or reverse the progression of AD neuropathology, will we not create unnecessary
anxiety in thousands of otherwise ‘normal’ individuals, by carrying out
widespread PET scanning for minor memory impairment? Furthermore, what if
large-scale testing reveals that 20% or 40% of the general population over age
65 years have abnormal plaques on their PET scans? Will we be doing more harm
than good by telling such individuals, as one expert suggested, ‘you are on the
Alzheimer road’?”

Nortin Hadler, writing in The Healthcare Blog , is more direct in stating the downside of pre-clinical testing for AD: “there
is a great public health danger in jumping the gun and prematurely using
biomarkers in clinical practice for diagnosis or prognosis.”

“[I]t offers no advantage to our patients today. Rather it
is far more likely to engulf the patient in spurious inferences at great
personal expense. Biomarkers have been tested only in small and highly selected
groups of patients where they have impressive rates of false positive results.
That portends a great deal of over-diagnosis in less selected patients.
Furthermore, all biomarker tests are expensive, some very expensive, and some
have medical risks. None is near ready to be used in routine clinical practice.”

Handler and Pies, along with others who are urging caution
are right. Beyond financial planning and a jump on “putting affairs in order,” there is
little benefit to knowing you are going to get a degenerative and untreatable
disease before you even have symptoms. Drug companies claim that they have
plenty of promising AD drugs in their pipelines. But they have had scant
success so far in developing effective Alzheimer’s drugs—with some 30 failures
occurring as far downstream as Phase 3 trials, according to a 2009 article in the journal Current
Alzheimer’s Research
. “[A] formidable barrier to drug development is that we know very little about
Alzheimer's disease, its pathogenesis, diagnosis, genetics and struggle with
its clinical heterogeneity; we do not have full pre-clinical models on which to
develop advanced therapeutic targets,” according to the authors.

Here is where the new imaging techniques and other tests for
biomarkers hold promise—in aiding in a deeper understanding of what actually causes
Alzheimer’s disease and as a method for identifying advanced therapeutic
targets. But these tests must be used carefully only in research settings—well-designed,
fully-considered and, ultimately, humane clinical trials. The technology is
clearly not ready for public consumption.

16 thoughts on “Diagnosis Without Treatment: The Perils of New Tests for Early Alzheimer’s Disease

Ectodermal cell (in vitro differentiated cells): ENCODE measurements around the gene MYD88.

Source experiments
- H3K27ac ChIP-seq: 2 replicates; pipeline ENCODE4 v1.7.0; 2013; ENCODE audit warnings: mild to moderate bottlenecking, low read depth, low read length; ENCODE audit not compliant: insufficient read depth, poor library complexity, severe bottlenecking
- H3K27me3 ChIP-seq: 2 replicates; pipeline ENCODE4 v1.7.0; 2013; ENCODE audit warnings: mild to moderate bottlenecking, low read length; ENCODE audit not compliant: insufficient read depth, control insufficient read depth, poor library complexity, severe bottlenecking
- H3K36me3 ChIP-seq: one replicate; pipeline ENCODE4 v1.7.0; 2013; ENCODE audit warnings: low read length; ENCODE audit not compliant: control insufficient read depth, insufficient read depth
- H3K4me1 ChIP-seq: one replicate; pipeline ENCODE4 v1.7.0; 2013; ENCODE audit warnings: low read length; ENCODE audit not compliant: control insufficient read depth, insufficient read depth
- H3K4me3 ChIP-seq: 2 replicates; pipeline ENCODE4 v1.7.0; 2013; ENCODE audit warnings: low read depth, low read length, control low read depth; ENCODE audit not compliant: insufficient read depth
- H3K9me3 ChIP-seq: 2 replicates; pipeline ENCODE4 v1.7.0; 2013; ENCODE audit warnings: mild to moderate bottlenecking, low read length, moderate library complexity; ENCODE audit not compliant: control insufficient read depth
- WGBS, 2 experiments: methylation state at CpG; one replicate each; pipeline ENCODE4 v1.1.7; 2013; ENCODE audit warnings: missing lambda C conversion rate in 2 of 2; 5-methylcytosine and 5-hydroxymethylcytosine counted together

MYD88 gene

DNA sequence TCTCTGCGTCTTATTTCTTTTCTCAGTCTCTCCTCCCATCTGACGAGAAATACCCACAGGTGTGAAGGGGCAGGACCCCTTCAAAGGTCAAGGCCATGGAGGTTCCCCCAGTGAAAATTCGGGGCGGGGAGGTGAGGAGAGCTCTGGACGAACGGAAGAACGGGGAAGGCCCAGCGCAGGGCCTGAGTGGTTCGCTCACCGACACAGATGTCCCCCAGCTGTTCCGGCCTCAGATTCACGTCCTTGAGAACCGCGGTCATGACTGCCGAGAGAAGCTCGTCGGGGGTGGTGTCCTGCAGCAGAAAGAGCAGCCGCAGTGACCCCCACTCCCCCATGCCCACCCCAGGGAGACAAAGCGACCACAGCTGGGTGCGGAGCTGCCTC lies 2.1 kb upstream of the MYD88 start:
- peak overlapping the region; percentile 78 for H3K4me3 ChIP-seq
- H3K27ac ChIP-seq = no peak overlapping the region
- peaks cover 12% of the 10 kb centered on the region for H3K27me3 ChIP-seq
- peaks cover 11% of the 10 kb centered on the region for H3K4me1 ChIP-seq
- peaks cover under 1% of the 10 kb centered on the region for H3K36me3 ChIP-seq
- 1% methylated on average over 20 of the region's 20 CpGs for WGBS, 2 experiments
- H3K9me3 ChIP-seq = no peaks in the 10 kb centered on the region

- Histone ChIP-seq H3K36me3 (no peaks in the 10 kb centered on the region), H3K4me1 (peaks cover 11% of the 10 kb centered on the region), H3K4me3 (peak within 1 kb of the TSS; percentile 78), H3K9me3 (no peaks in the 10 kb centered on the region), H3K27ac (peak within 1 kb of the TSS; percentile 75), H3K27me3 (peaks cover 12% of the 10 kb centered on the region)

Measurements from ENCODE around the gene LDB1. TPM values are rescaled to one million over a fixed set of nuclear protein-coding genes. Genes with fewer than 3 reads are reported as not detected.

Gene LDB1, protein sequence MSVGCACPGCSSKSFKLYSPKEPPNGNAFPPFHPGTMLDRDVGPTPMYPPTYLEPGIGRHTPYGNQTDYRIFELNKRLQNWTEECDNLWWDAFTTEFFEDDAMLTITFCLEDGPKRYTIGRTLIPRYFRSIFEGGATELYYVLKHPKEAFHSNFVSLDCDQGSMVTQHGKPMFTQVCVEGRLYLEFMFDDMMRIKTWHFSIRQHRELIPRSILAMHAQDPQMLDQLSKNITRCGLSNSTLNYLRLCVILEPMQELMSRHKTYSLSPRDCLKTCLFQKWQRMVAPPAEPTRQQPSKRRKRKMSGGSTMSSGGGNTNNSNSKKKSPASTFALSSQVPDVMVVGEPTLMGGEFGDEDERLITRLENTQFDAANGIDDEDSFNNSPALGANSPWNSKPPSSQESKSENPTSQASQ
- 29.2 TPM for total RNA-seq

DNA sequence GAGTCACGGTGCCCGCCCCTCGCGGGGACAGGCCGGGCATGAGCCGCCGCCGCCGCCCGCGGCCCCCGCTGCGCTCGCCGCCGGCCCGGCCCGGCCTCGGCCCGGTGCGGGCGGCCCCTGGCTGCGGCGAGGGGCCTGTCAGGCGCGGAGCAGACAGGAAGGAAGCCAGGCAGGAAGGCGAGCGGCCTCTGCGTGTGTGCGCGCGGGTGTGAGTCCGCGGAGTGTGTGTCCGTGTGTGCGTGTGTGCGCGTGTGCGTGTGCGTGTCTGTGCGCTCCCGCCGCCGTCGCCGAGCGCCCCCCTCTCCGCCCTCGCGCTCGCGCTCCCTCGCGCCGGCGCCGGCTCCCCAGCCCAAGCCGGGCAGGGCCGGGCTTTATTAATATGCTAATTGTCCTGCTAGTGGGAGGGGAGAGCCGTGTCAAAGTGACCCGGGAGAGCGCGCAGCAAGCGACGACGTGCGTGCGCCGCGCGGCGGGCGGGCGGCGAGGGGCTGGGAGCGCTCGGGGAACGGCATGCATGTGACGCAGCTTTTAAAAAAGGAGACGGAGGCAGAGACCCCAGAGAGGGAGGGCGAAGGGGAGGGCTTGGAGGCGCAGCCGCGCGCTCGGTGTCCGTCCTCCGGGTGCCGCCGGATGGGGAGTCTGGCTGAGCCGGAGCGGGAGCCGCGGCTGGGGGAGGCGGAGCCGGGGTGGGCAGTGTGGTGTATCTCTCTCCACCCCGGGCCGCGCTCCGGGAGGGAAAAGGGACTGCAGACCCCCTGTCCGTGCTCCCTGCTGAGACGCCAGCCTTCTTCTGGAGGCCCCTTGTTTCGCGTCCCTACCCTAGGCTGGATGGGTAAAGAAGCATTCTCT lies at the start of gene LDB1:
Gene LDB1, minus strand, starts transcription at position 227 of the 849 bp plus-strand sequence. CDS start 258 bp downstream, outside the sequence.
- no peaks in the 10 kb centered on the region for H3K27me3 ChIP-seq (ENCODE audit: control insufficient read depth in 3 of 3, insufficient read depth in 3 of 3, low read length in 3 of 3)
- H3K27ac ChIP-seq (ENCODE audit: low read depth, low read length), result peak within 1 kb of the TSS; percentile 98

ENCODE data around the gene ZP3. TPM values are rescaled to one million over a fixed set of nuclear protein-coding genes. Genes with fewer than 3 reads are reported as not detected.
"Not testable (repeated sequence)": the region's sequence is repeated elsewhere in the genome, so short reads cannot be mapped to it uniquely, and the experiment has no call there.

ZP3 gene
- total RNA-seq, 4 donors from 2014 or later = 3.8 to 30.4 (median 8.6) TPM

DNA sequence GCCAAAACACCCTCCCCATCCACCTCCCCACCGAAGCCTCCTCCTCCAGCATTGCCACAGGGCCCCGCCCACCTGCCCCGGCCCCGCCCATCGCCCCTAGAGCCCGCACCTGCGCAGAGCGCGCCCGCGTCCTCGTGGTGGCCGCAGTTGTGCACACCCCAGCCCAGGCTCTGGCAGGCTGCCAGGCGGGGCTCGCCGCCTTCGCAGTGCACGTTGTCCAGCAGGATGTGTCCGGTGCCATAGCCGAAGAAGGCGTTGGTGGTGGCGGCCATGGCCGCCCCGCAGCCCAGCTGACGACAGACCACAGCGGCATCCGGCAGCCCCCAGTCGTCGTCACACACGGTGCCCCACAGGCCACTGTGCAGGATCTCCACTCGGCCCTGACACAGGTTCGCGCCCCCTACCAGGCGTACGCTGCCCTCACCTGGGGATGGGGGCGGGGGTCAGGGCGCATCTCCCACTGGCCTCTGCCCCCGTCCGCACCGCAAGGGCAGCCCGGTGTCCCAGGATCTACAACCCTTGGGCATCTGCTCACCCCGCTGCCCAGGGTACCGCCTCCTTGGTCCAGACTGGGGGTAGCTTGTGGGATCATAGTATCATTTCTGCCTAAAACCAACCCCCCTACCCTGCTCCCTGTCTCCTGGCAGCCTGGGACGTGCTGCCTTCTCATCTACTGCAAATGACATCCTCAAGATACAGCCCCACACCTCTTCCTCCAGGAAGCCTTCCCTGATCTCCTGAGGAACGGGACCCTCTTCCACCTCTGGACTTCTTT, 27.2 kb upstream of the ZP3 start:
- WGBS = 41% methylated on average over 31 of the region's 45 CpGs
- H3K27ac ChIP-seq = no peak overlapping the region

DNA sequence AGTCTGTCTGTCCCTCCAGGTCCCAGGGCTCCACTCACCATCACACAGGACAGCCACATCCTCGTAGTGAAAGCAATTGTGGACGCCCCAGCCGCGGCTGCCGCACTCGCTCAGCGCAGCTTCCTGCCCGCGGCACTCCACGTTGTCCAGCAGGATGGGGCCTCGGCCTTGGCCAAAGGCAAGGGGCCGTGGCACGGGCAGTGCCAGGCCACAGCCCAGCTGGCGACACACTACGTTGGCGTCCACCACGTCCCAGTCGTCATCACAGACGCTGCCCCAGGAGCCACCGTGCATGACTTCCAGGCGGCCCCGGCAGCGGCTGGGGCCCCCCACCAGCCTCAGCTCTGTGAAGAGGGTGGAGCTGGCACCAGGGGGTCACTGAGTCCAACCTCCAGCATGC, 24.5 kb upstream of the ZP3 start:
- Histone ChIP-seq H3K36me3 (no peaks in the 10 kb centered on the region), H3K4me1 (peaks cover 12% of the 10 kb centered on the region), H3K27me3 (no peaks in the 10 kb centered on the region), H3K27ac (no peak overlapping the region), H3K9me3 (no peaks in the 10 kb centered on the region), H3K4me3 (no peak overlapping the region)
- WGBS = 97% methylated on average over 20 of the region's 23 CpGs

1. Perhaps if more people were diagnosed (accurately, of course), some of the stigma involved with the disease could be exposed. It’s important to talk about what’s going on and not run from it. By exposing it and talking about it, people can prepare for what’s happening and approach the disease in the best way possible. Fear of it is probably one of the worst things to do whether you have it or not.
    There are many books out there devoted to Alzheimer’s caretakers and many emphasize “living in the moment,” versus “trying to remember the past.”
    There are so many groups and programs available that even if people don’t necessarily need at the moment, could learn from and learn to respect and try to understand patients.

  2. Hopefully these early detection procedures will allow doctors to further study treatment methods over a longer period of time.
    Jane – The HBO original movie “Grandpa” is a great look into living with a relative who has Alzheimers if your interested.

  3. Thanks! I heard the movie ‘Iris’ is a good one as well, it’s waiting for me at the library. I think the disease is not being seen as so terrible in the mainstream media now because of all the early detection. I’ll be definitely sure to check out ‘Grandpa.’

  4. I can go for sceening for in situ cancers, even if some wouldn’t become invasive others can be averted.
    But I don’t think I’ll be volunteering for the Alzheimer’s disease screening. I would like to help research into the origins of the disease, but I feel like knowing it’s on the way would degrade the reamining higher-functioning years.
    Once people know they’ve got it then they’re medicalized. Check-ups, special diets, every little quack remedy will assume new importance. Bleah. I don’t want to spent my remaining good years being a billing event for some imagining center.

  5. As one affected by Alzheimer’s (my mom), I am thrilled with any positive news related to the disease. It happens far too infrequently.
    It’s my understanding though, that a concern of genetic testing is the expense. But I’m sure the availability and cost will only get better in the years to come.
    An exciting point about this research is how it may become refined to enable an accurate early diagnosis so treatments can be started ASAP, that is, once treatments are developed. Because Alzheimer’s is a disease that kind of sneaks up on you. Currently, by the time you’ve got a potential diagnosis, you’re often times already 2-3 years into the disease.
    For those beginning this journey, my heart goes out to them. I would suggest making the most out of life while it can still be enjoyed. And to tag this to another post on Maggie’s blog, talk about end of life issues with your family and physician.